The Starchild is out of this World (cont.)
By Lloyd Pye
2003. The Holy Grail of biological testing, DNA analysis, was carried out by Trace Genetics in the summer of 2003 using equipment at the University of California at Davis. Researchers Jason Eshleman and Ripan Malhi found that burial in a mine tunnel for 900 years was like preserving both skulls in a climate-controlled storage locker. The human skull produced an easy recovery of its mitochondrial DNA, showing it was from a common haplogroup for Mesoamericans, haplogroup A. Its nuclear DNA was also recovered easily, showing it was a female. One down, one to go.
The Starchild's mitochondrial DNA—inherited from and passed along only the female line—was recovered as easily as its companion's, and proved to be of a separate Mesoamerican haplogroup, haplogroup C. This meant that even though their relationship was such that the female appeared to bury the Starchild and then laid down beside it to die (most likely by suicide), they were not, as we had assumed, a mother and child. That left us with only the definitive test to complete: What about the Starchild's nuclear DNA, which would reveal the genetic heritage of both of its parents?
Right out of the box there was a problem. Relative to a normal human, the Starchild's bone had proved extremely difficult to cut, even though it was half as thick and half as heavy as normal human bone. Then, when Jason and Ripan put it into normal solvents for dissolving human bone, it resisted those routine attempts to break it down. Ultimately, a very powerful solvent had to be administered to get the bone into a condition to be tested, after which six attempts brought no recovery at all—not even a trace of nuclear DNA.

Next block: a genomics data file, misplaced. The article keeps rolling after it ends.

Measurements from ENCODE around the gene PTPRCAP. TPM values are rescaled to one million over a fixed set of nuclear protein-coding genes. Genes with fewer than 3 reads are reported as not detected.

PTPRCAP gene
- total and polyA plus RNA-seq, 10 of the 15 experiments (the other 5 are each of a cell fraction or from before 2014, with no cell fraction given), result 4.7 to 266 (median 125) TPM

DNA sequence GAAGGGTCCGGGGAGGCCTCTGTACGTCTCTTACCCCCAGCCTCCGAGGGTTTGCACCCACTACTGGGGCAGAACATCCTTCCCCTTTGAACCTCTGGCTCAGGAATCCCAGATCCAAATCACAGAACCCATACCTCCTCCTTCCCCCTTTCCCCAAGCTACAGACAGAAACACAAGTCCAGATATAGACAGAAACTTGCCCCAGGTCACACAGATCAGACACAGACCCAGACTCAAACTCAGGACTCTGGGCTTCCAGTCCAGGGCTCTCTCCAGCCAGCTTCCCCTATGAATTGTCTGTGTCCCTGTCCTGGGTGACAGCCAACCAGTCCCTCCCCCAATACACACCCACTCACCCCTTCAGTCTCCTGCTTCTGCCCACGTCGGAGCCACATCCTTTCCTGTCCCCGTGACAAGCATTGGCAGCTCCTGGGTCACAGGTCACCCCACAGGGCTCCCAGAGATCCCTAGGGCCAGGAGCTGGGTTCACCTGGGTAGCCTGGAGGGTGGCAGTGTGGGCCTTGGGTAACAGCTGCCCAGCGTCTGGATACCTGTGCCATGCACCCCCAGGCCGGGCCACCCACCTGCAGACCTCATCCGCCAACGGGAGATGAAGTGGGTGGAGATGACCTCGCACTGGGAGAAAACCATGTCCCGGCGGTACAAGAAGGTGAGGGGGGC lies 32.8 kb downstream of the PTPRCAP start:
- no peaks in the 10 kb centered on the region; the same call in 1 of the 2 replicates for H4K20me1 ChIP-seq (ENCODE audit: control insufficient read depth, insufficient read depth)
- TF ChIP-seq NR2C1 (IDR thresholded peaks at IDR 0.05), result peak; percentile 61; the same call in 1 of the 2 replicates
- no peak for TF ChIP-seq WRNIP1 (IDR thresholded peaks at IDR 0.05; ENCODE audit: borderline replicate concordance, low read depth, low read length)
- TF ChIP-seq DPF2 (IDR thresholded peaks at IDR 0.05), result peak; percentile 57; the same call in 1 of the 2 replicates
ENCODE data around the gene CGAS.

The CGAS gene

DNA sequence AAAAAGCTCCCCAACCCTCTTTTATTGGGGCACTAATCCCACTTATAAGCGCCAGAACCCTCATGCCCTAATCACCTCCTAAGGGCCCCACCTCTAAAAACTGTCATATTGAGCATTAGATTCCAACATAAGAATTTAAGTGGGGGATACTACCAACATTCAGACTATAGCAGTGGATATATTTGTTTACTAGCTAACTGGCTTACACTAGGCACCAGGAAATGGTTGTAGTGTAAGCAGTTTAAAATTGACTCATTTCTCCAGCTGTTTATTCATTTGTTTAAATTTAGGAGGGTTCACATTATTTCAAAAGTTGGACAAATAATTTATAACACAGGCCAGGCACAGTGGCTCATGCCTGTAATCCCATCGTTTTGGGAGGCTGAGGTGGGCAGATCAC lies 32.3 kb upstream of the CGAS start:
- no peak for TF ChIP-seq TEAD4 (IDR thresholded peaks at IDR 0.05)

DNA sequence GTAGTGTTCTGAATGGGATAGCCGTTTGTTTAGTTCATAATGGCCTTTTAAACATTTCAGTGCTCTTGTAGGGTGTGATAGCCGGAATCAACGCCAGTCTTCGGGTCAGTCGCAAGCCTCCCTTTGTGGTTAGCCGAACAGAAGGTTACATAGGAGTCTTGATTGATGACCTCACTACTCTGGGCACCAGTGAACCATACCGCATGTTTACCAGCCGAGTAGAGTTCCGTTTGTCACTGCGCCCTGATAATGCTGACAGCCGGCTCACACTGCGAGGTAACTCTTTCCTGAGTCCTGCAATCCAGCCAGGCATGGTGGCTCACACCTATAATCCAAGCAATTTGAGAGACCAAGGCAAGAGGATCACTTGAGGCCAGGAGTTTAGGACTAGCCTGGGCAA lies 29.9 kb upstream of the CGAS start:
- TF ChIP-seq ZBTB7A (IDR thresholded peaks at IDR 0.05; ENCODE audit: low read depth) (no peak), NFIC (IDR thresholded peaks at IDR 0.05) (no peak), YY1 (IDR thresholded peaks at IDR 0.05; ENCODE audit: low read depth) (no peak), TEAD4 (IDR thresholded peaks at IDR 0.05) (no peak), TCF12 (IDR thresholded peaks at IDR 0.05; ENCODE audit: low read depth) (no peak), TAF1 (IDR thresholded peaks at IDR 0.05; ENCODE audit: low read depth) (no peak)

How could that be? In the first place, if the Starchild's bone was from a normal human, normal solvents should have easily dissolved it. Secondly, after 900 years in optimum preservation conditions, the small degree of degradation in the bone should have made it easy to recover its nuclear DNA, as was the case with the female's. And why was it that only the Starchild's nuclear DNA resisted recovery, not its mitochondrial DNA?
There was only one plausible answer: something was "wrong" with its father's DNA. Somehow Dad's contribution to the Starchild's genetic package had produced a genome that would not respond to the chemical primers used to recover segments of human nuclear DNA.
What could be done about this frustrating technical stalemate? According to Jason and Ripan, nothing, at least not in the short term. They told me that in 3 to 5 years they expected the headlong rush of their field's technical improvements to create an atmosphere in which problems like ours with the Starchild would be resolved. So what, I asked them, could I do now? "Get the bone's biochemistry tested," they told me. They wanted an explanation for why it had been so difficult to cut when they removed their samples.